Fact-Checking your Estate Planning Knowledge
Updated: May 18
There are various misconceptions about some of the tools used in estate planning. While this list is not exhaustive, it is intended to clear up some of those fallacies and prompt you to evaluate your current estate planning devices. Some of the most common misconceptions about estate planning include:
Using a will allows you to avoid probate. A will is actually a tool for the probate system and acts as instructions for the court.
A will is private and so are your assets. Probate court is a public legal proceeding and everything in your estate that passes through it will become public record. The probate court is also required to notify all known creditors and allow them the opportunity to file claims against the estate.
A Power of Attorney document is durable after death. The authority a Power of Attorney possessed, whether it be for finances or health care, is lost upon the death of the person they represented. All remaining decision making is left to the designated personal representative named in either a will or a trustee named under a trust.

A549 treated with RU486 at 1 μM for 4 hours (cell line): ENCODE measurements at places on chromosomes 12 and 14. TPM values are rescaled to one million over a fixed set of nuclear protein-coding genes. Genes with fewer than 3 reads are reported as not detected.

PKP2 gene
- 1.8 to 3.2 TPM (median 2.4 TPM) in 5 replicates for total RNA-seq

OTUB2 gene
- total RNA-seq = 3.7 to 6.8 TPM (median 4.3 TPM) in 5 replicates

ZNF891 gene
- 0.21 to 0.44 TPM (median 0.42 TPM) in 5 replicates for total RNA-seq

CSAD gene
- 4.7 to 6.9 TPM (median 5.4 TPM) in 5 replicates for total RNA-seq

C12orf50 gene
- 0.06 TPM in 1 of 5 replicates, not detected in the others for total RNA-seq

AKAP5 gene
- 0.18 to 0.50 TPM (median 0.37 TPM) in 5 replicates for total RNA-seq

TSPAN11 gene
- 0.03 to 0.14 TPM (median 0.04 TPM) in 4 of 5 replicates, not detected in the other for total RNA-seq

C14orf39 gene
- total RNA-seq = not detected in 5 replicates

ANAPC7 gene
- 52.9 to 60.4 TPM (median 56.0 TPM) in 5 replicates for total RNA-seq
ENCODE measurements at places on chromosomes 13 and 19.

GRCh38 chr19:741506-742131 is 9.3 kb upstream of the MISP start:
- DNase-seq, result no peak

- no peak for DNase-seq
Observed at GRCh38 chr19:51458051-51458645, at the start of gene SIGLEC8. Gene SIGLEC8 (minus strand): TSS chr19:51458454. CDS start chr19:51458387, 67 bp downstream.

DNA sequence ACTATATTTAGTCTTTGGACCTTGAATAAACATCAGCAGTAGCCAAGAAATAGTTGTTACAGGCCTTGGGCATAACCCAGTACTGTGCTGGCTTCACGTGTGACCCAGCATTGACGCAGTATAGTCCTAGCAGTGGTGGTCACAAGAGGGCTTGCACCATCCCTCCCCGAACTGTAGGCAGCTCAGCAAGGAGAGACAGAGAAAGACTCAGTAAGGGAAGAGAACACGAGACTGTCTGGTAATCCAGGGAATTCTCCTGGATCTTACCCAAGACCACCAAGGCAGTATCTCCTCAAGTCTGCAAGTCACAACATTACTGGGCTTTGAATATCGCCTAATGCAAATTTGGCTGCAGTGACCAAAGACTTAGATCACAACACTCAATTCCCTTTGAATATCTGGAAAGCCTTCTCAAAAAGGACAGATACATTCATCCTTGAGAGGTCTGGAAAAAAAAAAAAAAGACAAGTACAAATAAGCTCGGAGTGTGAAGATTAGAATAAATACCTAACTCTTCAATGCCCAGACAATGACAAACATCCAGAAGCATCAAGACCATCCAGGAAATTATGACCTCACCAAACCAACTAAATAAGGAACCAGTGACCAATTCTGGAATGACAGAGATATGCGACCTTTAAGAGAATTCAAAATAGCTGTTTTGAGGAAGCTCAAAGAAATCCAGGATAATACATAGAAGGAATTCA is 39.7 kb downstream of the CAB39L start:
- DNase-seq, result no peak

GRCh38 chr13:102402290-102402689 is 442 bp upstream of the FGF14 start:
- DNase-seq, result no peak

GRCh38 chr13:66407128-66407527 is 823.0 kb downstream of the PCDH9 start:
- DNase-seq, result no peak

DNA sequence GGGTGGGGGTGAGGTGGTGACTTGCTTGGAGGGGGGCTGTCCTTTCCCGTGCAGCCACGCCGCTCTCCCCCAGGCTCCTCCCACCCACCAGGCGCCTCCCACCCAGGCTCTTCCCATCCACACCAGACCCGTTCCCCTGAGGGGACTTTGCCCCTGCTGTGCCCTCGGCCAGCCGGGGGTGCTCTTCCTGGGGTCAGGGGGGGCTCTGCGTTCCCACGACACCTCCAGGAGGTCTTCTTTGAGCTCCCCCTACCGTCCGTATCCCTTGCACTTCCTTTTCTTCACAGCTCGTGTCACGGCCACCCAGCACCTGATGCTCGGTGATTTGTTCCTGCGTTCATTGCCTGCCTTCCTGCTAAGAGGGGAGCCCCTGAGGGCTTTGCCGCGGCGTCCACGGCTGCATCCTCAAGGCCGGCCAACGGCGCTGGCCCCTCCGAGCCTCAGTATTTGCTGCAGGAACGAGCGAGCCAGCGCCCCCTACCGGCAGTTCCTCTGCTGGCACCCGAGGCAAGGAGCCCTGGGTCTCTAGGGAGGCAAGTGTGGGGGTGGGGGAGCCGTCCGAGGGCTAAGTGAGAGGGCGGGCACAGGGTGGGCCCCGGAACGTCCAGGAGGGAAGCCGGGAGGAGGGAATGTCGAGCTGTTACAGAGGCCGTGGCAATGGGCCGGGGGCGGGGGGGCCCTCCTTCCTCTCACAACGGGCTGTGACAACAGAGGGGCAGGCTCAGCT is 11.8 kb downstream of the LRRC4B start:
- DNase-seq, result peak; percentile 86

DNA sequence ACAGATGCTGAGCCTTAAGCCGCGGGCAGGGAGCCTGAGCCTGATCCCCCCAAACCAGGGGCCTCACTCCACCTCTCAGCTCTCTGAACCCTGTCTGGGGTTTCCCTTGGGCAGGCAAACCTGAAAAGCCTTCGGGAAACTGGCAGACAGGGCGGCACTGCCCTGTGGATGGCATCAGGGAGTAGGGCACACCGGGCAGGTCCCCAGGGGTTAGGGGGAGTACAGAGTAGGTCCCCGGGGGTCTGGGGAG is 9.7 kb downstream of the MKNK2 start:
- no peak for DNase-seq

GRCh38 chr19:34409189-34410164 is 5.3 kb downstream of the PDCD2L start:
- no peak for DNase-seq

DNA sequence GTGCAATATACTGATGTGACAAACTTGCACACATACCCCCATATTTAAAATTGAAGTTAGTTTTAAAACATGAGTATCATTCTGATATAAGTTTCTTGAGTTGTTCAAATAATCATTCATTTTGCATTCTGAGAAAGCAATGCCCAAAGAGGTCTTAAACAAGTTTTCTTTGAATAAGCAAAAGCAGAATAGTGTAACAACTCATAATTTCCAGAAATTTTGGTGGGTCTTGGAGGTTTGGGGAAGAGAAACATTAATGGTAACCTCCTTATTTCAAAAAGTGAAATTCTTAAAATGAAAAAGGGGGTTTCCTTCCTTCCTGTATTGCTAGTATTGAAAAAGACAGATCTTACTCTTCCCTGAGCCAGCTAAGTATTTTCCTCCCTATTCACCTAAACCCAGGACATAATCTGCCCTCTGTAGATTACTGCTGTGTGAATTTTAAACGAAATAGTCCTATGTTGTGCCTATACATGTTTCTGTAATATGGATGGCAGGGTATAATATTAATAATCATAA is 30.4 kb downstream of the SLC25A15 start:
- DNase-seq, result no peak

You lose control of assets held in a trust. You can maintain control over assets in a Revocable or Living Trust during your lifetime by naming yourself as the Trustee. Only upon your death or incapacity will your successor trustee assume control of the assets. (Note that they must do so per the provisions of the trust.)
Working with an experienced estate planning attorney will allow you to use these tools effectively, and can help you to avoid costly mistakes. Contact us today at Gage-Michaels Law Firm to learn more or to schedule a consultation.
Disclaimer: This blog post is made available for educational purposes only. It should not be relied upon for legal or tax advice and is not a substitute for legal research or a consultation with a qualified attorney.